Fortune Cookie Friday: Genius: Maybe They’re Born with It
You could type “geniuses” into a search engine and get all kinds of lists of famous people, from Leonardo da Vinci to Albert Einstein or Aristotle to Stephen Hawking. We called them geniuses because they astounded us with their skills and intellect.
It’s easy to honor someone on their abilities and just as easy to envy them. Geniuses stand out from the crowd when they’re alive, and their legacies live on well after they’ve passed. But are geniuses born that way?
Today’s fortune is attributed to Scottish Philosopher and Historian Thomas Carlyle. Author Sir Arthur Conan Doyle also used the quote with his character Sherlock Holmes.
Genius requires more than natural ability. I’m sure there are occasions when someone succeeds by a happy accident, but generally, success comes from hard work and perseverance, and our wisdom comes from experience, be it hands-on or learned.
The character of Sherlock Holmes displays a bit of this genius in “The Adventure of the Crooked Man” (1893):
‘Yes, I’ve had a busy day,’ I answered. ‘It may seem very foolish in your eyes,”’ I added, ‘but really I don’t know how you deduced it.’
Holmes chuckled to himself.
‘I have the advantage of knowing your habits, my dear Watson,’ said he. ‘When your round is a short one you walk, and when it is a long one, you use a hansom. As I perceive that your boots, although used, are by no means dirty, I cannot doubt that you are at present busy enough to justify the hansom.’
‘Excellent!’ I cried.
‘Elementary,’ said he. ‘It is one of those instances where the reasoner can produce an effect which seems remarkable to his neighbor, because the latter has missed the one little point which is the basis of the deduction.’Sherlock Holmes, in Doyle, Arthur Conan. 'The Adventure of the Crooked Man', Sherlock Holmes: The Complete Stories
Our fortune uses the word pains, which refers to spending a lot of time, effort, and care on something. We tend to lose sight of all the hard work that goes into being successful.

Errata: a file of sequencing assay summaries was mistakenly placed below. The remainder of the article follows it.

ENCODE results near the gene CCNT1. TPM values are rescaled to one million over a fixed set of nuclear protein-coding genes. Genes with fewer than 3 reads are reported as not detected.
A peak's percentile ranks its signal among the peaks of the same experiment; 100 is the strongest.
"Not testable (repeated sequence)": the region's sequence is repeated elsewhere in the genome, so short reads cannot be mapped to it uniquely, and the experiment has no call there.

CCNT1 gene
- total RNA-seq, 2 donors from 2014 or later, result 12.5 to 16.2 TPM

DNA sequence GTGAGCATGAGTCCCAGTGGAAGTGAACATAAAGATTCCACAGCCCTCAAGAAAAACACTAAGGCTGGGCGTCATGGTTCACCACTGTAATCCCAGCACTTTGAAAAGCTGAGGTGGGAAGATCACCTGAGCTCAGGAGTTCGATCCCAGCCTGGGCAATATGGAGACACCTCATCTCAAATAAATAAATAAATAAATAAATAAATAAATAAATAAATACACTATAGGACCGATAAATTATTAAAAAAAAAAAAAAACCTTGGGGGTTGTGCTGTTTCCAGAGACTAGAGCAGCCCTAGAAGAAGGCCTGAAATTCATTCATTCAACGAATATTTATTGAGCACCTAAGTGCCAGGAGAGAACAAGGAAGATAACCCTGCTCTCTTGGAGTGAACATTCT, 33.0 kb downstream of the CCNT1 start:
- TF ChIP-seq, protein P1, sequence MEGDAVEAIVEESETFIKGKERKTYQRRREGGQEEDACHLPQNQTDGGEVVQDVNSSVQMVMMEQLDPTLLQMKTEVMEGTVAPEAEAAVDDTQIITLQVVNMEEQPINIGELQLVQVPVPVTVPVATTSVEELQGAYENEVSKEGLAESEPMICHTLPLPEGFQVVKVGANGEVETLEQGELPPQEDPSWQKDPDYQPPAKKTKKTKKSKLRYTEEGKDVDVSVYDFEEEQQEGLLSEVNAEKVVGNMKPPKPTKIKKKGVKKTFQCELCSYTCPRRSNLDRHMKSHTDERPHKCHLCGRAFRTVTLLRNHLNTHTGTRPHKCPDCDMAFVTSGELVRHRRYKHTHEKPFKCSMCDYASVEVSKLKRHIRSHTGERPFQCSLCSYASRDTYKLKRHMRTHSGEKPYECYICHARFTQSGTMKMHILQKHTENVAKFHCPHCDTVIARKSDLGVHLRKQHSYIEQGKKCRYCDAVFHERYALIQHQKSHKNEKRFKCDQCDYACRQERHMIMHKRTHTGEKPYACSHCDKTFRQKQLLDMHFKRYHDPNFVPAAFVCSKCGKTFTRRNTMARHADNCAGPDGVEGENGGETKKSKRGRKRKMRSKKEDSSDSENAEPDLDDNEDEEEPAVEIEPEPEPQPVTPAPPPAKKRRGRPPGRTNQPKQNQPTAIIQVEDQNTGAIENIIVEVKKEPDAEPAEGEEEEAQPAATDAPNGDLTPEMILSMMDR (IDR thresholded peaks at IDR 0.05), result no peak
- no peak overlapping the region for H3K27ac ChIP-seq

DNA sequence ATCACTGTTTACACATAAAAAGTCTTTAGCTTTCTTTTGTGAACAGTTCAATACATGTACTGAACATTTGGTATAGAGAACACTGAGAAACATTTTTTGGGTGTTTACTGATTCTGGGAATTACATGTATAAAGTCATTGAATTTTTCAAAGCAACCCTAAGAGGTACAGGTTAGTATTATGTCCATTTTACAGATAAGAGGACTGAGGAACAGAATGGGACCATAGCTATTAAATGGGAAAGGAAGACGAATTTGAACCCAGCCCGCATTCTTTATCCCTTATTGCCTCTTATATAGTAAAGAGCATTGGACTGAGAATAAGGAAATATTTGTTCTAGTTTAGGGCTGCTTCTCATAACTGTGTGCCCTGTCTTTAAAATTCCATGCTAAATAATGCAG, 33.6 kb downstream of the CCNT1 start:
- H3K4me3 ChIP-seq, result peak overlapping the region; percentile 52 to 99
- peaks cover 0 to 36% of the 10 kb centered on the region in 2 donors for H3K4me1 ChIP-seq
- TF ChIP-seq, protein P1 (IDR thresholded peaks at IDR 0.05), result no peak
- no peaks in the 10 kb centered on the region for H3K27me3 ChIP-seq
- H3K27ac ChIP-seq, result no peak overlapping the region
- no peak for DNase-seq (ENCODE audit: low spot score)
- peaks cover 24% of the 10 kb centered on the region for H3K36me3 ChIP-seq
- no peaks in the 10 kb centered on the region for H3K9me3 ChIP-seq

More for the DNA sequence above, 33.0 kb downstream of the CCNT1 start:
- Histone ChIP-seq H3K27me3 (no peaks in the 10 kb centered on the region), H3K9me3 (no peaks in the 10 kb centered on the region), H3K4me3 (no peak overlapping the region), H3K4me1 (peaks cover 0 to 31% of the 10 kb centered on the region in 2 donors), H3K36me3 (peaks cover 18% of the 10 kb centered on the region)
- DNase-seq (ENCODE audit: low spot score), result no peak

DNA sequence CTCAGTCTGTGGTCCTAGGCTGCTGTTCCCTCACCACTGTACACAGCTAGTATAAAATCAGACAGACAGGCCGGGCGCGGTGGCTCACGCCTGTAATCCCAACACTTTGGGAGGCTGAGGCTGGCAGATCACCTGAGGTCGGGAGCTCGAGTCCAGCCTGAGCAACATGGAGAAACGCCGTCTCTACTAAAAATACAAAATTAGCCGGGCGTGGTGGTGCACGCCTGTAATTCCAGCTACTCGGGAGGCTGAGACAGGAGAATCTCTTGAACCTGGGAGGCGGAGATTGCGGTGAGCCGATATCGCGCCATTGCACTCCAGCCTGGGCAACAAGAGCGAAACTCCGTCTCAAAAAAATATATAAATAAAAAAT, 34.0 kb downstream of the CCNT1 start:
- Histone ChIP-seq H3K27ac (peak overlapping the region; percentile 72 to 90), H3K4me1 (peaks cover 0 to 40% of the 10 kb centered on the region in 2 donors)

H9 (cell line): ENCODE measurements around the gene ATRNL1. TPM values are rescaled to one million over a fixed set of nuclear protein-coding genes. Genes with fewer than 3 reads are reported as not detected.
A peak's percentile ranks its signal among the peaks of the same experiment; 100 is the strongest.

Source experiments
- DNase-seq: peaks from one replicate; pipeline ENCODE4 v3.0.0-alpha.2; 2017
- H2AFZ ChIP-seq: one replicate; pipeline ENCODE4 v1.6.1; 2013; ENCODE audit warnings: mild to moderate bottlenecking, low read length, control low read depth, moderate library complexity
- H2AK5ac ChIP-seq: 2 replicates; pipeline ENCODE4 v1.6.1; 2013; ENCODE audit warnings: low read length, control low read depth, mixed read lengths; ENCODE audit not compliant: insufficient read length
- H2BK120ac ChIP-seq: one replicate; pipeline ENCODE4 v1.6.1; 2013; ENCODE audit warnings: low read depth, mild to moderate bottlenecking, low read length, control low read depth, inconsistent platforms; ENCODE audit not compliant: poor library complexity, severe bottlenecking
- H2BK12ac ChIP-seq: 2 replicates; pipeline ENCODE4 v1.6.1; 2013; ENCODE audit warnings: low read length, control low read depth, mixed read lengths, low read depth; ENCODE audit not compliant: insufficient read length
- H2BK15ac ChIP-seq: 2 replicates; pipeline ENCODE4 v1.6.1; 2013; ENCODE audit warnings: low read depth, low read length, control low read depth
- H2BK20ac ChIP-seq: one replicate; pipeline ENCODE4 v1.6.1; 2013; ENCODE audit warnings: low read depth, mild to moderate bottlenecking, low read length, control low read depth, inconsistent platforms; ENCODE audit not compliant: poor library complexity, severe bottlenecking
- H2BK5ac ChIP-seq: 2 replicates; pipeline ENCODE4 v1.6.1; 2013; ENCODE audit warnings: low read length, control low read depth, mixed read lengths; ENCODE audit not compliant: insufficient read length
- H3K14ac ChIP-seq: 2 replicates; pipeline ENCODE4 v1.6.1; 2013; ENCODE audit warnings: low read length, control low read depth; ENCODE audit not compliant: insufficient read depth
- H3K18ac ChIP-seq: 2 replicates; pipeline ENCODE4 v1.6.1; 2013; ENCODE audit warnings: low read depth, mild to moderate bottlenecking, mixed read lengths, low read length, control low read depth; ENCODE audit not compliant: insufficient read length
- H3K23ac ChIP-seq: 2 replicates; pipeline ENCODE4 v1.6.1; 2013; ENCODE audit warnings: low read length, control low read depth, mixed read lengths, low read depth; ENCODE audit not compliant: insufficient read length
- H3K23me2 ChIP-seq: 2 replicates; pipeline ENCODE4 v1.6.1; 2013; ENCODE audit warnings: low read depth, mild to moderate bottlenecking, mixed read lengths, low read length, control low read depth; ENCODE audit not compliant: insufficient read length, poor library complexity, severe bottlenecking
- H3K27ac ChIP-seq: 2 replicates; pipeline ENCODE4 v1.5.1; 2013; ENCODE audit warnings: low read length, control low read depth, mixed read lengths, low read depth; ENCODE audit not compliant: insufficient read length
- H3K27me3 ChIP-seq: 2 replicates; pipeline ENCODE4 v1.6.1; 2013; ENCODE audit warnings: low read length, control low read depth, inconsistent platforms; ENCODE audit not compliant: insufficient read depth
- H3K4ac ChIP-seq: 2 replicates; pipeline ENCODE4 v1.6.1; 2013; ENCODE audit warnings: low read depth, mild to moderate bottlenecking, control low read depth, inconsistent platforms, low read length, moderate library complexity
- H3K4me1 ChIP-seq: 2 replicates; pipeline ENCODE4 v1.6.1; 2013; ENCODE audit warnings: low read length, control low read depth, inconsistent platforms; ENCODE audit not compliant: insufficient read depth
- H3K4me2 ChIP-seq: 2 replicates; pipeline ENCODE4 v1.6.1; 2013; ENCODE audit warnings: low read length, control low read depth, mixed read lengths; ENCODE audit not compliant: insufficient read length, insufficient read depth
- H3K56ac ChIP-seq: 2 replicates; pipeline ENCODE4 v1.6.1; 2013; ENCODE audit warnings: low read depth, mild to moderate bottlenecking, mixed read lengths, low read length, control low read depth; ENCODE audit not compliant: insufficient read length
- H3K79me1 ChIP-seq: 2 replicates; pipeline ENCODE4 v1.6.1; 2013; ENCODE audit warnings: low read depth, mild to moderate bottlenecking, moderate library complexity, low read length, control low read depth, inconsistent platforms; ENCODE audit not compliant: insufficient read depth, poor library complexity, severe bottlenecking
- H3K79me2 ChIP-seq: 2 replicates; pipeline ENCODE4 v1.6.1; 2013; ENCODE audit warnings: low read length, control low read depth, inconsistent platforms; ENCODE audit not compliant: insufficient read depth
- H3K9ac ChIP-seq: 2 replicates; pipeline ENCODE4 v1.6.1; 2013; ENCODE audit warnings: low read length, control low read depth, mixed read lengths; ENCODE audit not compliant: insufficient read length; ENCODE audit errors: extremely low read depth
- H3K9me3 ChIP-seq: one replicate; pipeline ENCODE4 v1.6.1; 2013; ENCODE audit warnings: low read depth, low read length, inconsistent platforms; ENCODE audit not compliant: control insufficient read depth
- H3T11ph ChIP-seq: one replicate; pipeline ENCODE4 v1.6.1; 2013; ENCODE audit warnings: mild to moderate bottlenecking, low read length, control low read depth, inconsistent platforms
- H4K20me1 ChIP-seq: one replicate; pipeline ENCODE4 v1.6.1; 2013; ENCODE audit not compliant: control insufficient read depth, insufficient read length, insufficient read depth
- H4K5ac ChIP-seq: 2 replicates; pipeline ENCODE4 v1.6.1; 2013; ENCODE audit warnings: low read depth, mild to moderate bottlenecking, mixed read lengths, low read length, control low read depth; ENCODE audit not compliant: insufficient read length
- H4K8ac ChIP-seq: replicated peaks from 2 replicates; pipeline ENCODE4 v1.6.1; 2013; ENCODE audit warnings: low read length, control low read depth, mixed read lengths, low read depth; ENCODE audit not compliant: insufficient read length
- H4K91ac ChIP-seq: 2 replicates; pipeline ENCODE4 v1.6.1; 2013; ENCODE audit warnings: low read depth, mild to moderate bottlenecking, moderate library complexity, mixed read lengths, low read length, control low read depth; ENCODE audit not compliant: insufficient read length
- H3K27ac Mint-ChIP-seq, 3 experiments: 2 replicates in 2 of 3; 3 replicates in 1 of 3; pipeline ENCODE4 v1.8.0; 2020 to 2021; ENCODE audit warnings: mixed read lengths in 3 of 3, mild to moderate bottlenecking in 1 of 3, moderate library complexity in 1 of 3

With a detective such as Holmes, he took the time to notice his associate’s travel patterns, the condition of his shoes, and a knowledge of the conditions on the streets. He deduced that Watson was too busy to walk on the muddy roads and instead took a horse-drawn carriage to get to all of his appointments.
Just as Holmes’s skill astounds Watson, I greatly appreciate artists who can create a drawing quickly or reproduce a particular style with relative ease. Cartoonists such as Charles M. Schulz (Peanuts), Bill Watterson (Calvin and Hobbes), and Gary Larsen (Far Side) had to have their work ready quickly for printing in the next issue.
Of course, I know the artists could whip off drawings so quickly because they had drawn the characters so frequently it was practically ingrained in muscle memory.
I also respect Edward Gorey’s works. Although a little unsettling, his pen and ink illustrations were narrative scenes in Victorian and Edwardian settings drawn in a Gothic style with great thematic detail. The artist didn’t create these works instantaneously, though. He took his time and great effort to make the elaborate details of fuzzy fur coats, gnarled wood, and patterned wallpaper and fabrics of the era.
The examples don’t stop with illustrators. Great composers, athletes, and surgeons all make their complex tasks look easy. We all must recognize that these skills take a long time to perfect. That quality of work doesn’t come naturally. It’s something people work towards with determination and fastidiousness.
Geniuses aren’t born with their abilities. They learned and earned them over time. Does that mean that anyone can be a genius? Technically, yes. We all can work hard, perfect our skills, and put them to good use, but we each need to make that determination on our own. Have you?